Posted in theology

What a horror the cross was to the Romans

By Elizabeth Prata

EPrata photo

In 70 BC, Publius Gavius spoke out against a corrupt Roman governor in charge of Sicily, named Verres. Verres then arrested Gavius in trumped up charges of espionage. He put Gavius in chains without a trial. Law and Order was very important to the Romans. They constantly referred to all other tribes as “barbarians”. They believed themselves to the best of the best, civilized and civilizing the entire world. Their view of the law and the refining influence of scrupulously adhering to it was one of the reasons for their cultural pride.

The Romans’ distaste for crucifixion is extreme.

The invented it, but even mentioning this type of execution was seen as rude, especially if the company was mixed. Cicero said that crucifixion was, “a most cruel and disgusting punishment”. He exhorted that “the very mention of the cross should be far removed not only from a Roman citizen’s body, but from his mind, his eyes, his ears.” (Cicero, Pro Rabirio Perduellionis Reo 5.16).

Sicily is that large island just off the ‘toe’ of the Italian peninsula. The strait of Messina separates the island from the mainland. It looks like the toe of Italy’s boot is kicking Messina, Sicily. The city is only 1.9 miles from the mainland at the narrowest part of the strait.

Verres decided to flog Gavius for his indiscretion of calling out the corruption in Verres’ governorship. Gavius was shocked, and insisted on his rights as a Roman Citizen. Romans did not put each other in chains. Nevertheless, Verres kept the chains on Gavius and continued with the flogging, and in public no less. Not one word was heard from Gavius except at each lash of the whip, he said “I am a Roman Citizen!”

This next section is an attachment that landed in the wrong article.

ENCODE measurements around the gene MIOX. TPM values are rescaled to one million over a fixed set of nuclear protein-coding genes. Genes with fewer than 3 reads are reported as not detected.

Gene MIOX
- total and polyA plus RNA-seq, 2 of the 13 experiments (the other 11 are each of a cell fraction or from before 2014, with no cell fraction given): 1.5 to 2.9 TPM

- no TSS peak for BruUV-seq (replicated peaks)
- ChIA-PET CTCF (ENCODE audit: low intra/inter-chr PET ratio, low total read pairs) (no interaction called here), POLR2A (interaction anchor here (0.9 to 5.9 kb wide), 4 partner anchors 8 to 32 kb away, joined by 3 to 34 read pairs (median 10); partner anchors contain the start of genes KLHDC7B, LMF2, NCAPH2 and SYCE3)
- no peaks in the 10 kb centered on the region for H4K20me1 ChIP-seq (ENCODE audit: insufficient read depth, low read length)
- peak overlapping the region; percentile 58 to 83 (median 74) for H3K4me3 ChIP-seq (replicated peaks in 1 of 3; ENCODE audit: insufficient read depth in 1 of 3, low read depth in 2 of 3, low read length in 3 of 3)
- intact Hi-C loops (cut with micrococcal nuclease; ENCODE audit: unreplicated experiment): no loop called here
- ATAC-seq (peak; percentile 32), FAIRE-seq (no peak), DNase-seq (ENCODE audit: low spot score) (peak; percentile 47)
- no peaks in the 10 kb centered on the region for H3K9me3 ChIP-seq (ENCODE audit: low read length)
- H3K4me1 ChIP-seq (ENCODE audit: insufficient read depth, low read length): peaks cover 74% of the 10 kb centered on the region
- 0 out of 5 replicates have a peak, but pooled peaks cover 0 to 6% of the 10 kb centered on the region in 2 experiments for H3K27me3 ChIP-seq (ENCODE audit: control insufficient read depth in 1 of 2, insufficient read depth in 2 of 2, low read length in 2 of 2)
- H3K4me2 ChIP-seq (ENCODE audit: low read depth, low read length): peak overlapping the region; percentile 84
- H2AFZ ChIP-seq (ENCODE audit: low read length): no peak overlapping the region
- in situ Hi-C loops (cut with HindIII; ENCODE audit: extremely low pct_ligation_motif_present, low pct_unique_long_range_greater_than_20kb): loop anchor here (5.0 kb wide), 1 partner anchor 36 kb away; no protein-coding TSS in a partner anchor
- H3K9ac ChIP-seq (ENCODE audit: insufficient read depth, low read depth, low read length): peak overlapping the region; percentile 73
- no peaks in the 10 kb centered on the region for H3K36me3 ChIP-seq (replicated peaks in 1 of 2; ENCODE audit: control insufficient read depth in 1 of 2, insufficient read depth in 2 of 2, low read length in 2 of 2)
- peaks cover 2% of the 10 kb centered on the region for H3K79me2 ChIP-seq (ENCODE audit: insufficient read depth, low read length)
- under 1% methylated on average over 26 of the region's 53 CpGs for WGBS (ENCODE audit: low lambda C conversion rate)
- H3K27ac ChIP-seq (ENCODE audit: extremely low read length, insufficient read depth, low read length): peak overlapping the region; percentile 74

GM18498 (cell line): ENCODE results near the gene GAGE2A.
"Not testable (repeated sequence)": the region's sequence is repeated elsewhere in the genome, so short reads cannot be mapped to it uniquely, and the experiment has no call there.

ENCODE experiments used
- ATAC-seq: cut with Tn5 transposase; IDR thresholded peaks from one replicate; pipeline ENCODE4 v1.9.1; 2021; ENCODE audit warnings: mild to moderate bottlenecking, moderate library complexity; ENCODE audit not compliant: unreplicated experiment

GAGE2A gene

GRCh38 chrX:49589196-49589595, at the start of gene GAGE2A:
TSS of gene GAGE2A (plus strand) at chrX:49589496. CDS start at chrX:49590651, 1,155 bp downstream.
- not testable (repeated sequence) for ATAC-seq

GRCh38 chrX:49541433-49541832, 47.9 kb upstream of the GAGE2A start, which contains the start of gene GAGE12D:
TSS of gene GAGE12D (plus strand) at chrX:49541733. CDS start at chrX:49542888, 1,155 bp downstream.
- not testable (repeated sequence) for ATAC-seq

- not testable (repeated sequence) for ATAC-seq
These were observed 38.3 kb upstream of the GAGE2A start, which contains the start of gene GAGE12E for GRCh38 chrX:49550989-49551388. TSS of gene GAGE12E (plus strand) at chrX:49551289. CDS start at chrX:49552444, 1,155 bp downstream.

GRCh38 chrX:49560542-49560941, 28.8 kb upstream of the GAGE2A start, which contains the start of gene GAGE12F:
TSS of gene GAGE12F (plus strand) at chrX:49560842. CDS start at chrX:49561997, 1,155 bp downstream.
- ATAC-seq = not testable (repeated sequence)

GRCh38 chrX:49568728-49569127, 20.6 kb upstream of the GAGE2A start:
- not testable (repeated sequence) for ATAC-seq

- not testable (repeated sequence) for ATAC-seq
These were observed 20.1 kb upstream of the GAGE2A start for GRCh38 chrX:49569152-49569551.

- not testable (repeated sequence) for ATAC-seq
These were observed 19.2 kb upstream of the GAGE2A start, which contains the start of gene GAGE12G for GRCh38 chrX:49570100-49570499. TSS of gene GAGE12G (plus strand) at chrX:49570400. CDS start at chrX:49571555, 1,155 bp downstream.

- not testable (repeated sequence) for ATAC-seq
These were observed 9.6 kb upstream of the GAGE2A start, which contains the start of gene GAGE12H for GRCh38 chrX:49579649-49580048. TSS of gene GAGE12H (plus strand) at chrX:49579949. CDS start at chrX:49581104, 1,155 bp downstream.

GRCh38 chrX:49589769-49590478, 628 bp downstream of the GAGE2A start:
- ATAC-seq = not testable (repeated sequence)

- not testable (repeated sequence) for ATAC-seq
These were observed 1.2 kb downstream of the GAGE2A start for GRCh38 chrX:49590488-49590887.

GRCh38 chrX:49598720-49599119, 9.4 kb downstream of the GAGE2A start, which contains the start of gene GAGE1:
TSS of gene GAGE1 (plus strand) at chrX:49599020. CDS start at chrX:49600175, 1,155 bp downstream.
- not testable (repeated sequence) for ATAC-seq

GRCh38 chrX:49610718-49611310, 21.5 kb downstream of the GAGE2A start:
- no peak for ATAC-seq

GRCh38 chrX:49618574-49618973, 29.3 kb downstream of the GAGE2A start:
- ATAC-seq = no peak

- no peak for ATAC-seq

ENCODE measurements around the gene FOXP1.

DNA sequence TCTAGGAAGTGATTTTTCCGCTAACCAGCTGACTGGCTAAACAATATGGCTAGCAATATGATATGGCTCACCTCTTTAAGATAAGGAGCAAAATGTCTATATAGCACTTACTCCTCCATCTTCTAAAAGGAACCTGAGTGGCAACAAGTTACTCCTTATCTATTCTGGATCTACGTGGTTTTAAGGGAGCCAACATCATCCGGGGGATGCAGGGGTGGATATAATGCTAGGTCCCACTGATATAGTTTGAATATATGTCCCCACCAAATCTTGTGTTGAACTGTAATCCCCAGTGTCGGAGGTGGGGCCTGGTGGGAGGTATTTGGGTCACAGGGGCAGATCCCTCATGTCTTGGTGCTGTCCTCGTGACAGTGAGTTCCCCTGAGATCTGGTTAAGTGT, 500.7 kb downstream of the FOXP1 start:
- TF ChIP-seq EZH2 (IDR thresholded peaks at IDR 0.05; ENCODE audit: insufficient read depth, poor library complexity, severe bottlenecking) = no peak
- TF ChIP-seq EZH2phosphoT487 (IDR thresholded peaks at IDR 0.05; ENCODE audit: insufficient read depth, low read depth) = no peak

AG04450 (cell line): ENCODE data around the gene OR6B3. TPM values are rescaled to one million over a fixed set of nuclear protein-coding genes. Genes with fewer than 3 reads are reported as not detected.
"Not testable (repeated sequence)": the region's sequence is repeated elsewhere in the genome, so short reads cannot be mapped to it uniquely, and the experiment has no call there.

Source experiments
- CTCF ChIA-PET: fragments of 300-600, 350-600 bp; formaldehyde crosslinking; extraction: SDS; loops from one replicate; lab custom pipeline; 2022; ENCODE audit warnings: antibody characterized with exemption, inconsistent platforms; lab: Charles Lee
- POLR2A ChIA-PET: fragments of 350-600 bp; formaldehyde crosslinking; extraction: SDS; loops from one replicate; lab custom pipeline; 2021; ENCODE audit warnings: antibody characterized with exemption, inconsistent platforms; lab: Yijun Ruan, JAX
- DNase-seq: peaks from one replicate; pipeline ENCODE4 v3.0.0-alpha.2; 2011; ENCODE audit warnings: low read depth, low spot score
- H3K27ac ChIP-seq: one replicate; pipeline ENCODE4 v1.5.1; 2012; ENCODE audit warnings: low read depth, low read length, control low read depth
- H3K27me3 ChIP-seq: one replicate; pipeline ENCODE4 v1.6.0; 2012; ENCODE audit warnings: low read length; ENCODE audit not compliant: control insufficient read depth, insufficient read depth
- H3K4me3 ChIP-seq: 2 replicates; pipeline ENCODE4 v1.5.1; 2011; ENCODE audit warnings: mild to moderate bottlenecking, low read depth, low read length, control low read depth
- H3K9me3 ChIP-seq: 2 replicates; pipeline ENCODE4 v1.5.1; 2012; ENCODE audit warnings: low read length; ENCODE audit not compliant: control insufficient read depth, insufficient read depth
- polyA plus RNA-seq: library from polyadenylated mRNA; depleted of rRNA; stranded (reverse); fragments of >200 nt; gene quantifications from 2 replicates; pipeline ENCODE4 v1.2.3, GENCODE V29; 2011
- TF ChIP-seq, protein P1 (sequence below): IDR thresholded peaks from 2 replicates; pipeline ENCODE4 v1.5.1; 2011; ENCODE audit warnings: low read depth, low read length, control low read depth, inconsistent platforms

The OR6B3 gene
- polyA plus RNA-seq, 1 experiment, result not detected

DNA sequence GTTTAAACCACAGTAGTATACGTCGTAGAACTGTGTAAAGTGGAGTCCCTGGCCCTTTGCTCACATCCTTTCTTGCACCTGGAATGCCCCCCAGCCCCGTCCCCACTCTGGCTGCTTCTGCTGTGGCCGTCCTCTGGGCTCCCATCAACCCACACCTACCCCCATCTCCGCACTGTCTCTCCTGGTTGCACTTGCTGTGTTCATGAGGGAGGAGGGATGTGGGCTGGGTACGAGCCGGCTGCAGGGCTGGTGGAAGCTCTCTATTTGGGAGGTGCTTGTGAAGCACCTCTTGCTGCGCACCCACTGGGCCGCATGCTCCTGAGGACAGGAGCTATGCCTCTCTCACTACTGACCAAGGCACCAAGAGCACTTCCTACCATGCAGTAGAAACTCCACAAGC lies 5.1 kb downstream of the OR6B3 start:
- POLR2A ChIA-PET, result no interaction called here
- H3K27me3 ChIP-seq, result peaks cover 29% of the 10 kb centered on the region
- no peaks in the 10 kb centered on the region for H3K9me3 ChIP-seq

Gavius’ continued cry for proper justice so incensed Verres that after the flogging, he decided to crucify Gavius.

Insert collective gasp here.

Further, Verres was so angry that he not only erected a cross on the Island for the very first time, but deliberately placed it high on the hill overlooking the Italian mainland so that Italy could look upon its disgraced son Gavius and Gavius could only mourn the closeness of his beloved homeland as citizen as he writhed in agony and expired.

Google map

Cicero was incensed. Cicero at the time was stationed on Sicily as a quaestor, a sort of manager/auditor/administrator for a designated region. Cicero had not attained his fame yet as orator, but sought this low-level administrative elected position as an entry level to politics, as most aspiring politically oriented Romans did. His populace loved him and Cicero did an excellent job.

After Gavius’ death, a collective of people on Sicily asked Cicero to represent them in a kind of civil tort claim against Verres. They’d had enough of Verres’ corruption as a mini-tyrant on the island. I say ‘island’ because geographically it was, but Sicily was the breadbasket of Rome and had power and pull that most islands didn’t. Cicero’s series of orations during the trial of Verres was collected and is now known as “Against Verres”. These orations were the major milestones launching Cicero into history as noted orator and eventually Statesman extraordinaire.

Cicero so hated crucifixion as a disgusting activity against Roman citizens (it was a method of execution reserved for slaves and basest criminals) he said the crime was not just against Gavius but a blot against all Romans. He expounded: